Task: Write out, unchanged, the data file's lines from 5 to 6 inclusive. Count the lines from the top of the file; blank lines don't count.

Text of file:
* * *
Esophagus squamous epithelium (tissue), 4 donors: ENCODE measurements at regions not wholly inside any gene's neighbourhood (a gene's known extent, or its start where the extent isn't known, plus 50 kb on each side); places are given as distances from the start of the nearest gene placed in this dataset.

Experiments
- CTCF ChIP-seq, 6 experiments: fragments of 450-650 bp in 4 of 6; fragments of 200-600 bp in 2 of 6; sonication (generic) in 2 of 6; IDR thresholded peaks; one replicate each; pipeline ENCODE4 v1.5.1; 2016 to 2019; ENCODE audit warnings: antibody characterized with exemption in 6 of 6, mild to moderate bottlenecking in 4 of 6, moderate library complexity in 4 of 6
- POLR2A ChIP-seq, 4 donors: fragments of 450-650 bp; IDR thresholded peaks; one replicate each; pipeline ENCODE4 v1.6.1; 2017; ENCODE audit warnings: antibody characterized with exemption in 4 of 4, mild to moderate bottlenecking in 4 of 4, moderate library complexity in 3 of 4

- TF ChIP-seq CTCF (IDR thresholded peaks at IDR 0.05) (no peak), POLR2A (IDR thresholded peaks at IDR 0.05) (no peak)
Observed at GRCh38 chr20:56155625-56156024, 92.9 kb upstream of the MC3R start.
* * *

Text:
- TF ChIP-seq CTCF (IDR thresholded peaks at IDR 0.05) (no peak), POLR2A (IDR thresholded peaks at IDR 0.05) (no peak)
Observed at GRCh38 chr20:56155625-56156024, 92.9 kb upstream of the MC3R start.